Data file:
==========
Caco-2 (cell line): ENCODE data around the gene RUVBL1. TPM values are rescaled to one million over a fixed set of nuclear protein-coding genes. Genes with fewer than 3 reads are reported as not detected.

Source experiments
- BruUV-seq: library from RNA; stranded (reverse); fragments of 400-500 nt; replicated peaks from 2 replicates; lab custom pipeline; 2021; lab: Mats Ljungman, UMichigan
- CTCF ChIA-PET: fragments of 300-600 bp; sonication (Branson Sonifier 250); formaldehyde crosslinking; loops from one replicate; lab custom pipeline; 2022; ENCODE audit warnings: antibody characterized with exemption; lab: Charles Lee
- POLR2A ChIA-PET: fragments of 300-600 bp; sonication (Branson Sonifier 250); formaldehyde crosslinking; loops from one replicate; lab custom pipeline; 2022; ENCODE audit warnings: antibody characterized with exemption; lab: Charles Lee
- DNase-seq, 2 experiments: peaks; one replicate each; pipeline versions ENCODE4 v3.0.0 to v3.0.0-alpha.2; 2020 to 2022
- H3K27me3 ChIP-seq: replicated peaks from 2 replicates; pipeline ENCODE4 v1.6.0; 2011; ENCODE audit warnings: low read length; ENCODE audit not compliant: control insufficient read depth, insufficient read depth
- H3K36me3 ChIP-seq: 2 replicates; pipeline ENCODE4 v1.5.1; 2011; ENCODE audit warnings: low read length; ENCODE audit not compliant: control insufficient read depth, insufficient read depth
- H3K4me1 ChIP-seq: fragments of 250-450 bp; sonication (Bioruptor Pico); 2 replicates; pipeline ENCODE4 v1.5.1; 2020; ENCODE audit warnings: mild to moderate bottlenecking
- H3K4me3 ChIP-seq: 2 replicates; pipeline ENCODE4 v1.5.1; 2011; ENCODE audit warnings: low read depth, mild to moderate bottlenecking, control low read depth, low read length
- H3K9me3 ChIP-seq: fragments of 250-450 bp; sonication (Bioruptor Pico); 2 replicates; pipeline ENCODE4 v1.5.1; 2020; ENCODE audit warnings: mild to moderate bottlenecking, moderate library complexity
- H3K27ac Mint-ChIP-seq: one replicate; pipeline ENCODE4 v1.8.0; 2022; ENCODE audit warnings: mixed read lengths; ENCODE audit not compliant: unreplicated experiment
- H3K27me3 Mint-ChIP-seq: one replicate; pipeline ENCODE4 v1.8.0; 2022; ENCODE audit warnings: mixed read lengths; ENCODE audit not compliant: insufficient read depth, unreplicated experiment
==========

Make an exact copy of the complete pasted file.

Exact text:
Caco-2 (cell line): ENCODE data around the gene RUVBL1. TPM values are rescaled to one million over a fixed set of nuclear protein-coding genes. Genes with fewer than 3 reads are reported as not detected.

Source experiments
- BruUV-seq: library from RNA; stranded (reverse); fragments of 400-500 nt; replicated peaks from 2 replicates; lab custom pipeline; 2021; lab: Mats Ljungman, UMichigan
- CTCF ChIA-PET: fragments of 300-600 bp; sonication (Branson Sonifier 250); formaldehyde crosslinking; loops from one replicate; lab custom pipeline; 2022; ENCODE audit warnings: antibody characterized with exemption; lab: Charles Lee
- POLR2A ChIA-PET: fragments of 300-600 bp; sonication (Branson Sonifier 250); formaldehyde crosslinking; loops from one replicate; lab custom pipeline; 2022; ENCODE audit warnings: antibody characterized with exemption; lab: Charles Lee
- DNase-seq, 2 experiments: peaks; one replicate each; pipeline versions ENCODE4 v3.0.0 to v3.0.0-alpha.2; 2020 to 2022
- H3K27me3 ChIP-seq: replicated peaks from 2 replicates; pipeline ENCODE4 v1.6.0; 2011; ENCODE audit warnings: low read length; ENCODE audit not compliant: control insufficient read depth, insufficient read depth
- H3K36me3 ChIP-seq: 2 replicates; pipeline ENCODE4 v1.5.1; 2011; ENCODE audit warnings: low read length; ENCODE audit not compliant: control insufficient read depth, insufficient read depth
- H3K4me1 ChIP-seq: fragments of 250-450 bp; sonication (Bioruptor Pico); 2 replicates; pipeline ENCODE4 v1.5.1; 2020; ENCODE audit warnings: mild to moderate bottlenecking
- H3K4me3 ChIP-seq: 2 replicates; pipeline ENCODE4 v1.5.1; 2011; ENCODE audit warnings: low read depth, mild to moderate bottlenecking, control low read depth, low read length
- H3K9me3 ChIP-seq: fragments of 250-450 bp; sonication (Bioruptor Pico); 2 replicates; pipeline ENCODE4 v1.5.1; 2020; ENCODE audit warnings: mild to moderate bottlenecking, moderate library complexity
- H3K27ac Mint-ChIP-seq: one replicate; pipeline ENCODE4 v1.8.0; 2022; ENCODE audit warnings: mixed read lengths; ENCODE audit not compliant: unreplicated experiment
- H3K27me3 Mint-ChIP-seq: one replicate; pipeline ENCODE4 v1.8.0; 2022; ENCODE audit warnings: mixed read lengths; ENCODE audit not compliant: insufficient read depth, unreplicated experiment